Fire and Fury: Inside the Trump White House
By Michael Wolff
Published by Little, Brown, £20
(Buy at Amazon)
Fire and Fury is dominating both the bestseller charts and the headlines, and for good reason. Anybody who dislikes Donald Trump will lap up this gossipy account of a dysfunctional White House split between three factions: the “alt-right”, headed by Trump’s former political strategist Steve Bannon; “Javanka”, as Trump’s daughter Ivanka Trump and her husband Jared Kushner have been dubbed; and the Republican establishment. Overseeing these feuding groups is the volatile figure of Trump – hyperactive, thin-skinned and still coming to terms with his unexpected victory.
Wolff, a journalist who has written similar insider accounts of the media business, took advantage of the Trump administration’s inexperience to get many of the key figures to speak candidly to him, and gained a surprising level of access to the White House (he visited more than 20 times in the first eight months).
Some of the anecdotes he relays seem dubious – it’s hard to believe, as his sources claim, that Trump wanted to lose the election, while the story about Tony Blair warning Trump to be wary of surveillance from British intelligence sounds unlikely. Yet the overall message of a White House in chaos appears broadly plausible given that many of Trump’s aides are willing to go behind his back to criticise him.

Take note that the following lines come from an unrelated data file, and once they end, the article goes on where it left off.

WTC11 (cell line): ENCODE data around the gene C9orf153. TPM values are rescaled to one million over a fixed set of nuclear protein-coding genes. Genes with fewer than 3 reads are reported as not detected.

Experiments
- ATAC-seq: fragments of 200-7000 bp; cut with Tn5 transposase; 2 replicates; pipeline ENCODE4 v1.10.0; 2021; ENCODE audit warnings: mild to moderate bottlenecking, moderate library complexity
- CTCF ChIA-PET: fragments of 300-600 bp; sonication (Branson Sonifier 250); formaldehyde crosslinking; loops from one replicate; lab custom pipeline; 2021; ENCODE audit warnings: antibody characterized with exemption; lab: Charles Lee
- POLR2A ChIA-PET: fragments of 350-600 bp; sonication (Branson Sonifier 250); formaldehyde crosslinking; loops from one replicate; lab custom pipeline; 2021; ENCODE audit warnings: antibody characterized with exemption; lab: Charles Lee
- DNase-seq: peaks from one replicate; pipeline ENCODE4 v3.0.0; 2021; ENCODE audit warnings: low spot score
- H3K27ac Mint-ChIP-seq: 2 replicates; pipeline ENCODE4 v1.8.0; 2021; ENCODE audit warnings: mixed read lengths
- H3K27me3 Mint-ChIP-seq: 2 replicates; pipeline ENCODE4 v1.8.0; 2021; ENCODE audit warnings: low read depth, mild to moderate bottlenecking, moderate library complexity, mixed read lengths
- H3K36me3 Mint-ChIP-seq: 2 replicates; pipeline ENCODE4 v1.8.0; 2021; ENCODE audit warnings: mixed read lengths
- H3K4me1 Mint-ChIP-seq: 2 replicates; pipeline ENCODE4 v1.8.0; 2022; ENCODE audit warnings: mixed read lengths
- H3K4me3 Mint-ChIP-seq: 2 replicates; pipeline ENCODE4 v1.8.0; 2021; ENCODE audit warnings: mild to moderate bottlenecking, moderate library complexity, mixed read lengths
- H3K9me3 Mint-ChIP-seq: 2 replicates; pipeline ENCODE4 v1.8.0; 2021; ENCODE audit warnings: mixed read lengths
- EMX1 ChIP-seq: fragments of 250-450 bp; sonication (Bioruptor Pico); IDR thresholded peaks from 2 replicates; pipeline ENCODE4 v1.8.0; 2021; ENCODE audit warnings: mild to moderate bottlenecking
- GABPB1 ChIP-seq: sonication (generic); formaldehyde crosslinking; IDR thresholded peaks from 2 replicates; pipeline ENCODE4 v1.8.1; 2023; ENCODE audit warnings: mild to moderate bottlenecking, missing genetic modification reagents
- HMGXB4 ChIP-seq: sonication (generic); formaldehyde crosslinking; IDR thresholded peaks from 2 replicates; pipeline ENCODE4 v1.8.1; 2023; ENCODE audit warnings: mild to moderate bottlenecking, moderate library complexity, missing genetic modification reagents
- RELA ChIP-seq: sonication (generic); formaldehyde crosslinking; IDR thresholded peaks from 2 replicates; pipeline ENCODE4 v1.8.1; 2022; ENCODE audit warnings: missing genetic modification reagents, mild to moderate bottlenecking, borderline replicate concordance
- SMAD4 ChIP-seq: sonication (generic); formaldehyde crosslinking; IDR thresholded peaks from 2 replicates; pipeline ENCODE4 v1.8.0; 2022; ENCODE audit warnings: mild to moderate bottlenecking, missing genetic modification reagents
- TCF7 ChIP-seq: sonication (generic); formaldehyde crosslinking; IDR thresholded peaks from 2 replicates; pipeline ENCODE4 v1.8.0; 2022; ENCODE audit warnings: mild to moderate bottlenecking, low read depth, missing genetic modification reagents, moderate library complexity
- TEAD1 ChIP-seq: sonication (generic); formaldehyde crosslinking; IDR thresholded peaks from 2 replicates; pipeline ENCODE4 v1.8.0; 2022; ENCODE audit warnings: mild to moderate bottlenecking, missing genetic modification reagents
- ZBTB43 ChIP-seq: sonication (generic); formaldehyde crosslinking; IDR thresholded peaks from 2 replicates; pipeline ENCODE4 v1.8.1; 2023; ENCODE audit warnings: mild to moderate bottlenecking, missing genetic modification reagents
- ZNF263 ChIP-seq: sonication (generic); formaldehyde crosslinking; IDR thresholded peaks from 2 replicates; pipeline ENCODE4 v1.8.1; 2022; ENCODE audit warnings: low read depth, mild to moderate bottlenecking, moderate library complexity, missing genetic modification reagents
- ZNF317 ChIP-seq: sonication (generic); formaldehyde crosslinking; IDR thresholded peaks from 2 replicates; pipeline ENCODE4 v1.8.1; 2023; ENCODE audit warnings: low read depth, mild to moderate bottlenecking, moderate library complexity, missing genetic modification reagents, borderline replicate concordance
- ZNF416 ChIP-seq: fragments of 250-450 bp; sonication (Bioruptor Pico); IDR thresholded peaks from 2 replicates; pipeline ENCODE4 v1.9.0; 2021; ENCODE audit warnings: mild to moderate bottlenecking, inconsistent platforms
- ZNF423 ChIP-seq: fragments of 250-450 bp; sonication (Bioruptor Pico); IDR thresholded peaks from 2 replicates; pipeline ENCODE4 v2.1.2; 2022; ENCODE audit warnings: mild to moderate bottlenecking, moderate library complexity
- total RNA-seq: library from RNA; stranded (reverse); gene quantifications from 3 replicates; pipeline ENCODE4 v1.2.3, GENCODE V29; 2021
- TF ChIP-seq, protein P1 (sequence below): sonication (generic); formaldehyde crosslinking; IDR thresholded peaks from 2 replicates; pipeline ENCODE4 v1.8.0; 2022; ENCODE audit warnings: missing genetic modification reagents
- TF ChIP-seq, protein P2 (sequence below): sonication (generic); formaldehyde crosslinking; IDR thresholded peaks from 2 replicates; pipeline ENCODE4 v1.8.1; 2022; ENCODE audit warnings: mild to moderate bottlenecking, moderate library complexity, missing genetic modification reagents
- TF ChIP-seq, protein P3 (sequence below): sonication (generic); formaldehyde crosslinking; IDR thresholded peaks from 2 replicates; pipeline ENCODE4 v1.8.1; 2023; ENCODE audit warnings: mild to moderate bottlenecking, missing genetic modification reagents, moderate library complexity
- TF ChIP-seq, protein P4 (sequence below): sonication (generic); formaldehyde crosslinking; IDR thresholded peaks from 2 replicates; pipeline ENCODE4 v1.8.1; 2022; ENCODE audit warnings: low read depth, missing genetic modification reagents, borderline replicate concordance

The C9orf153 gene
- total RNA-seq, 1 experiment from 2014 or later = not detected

Other presidents have suffered leaks and rumours, but it’s unprecedented for this to happen to such an extent and so early into an administration. That may be because Trump seems profoundly hypocritical, demanding loyalty, but not showing any in return. He isn’t the only one who comes across badly. Other writers have portrayed Bannon as a political genius, yet Wolff depicts him as a failed naval officer, mid-level banker and wannabe film producer, with delusions of grandeur. Ivanka and Kushner are portrayed as well-meaning, but naïve and out of their depth.
Given that Trump has only just completed his first year, Fire and Fury is not going to be the definitive study of his time in office. But it’s both a fun read and an exposé that has already played a part in shaping what happens next. Bannon’s comments to Wolff led last week to his exit from Breitbart, the far-right website he ran.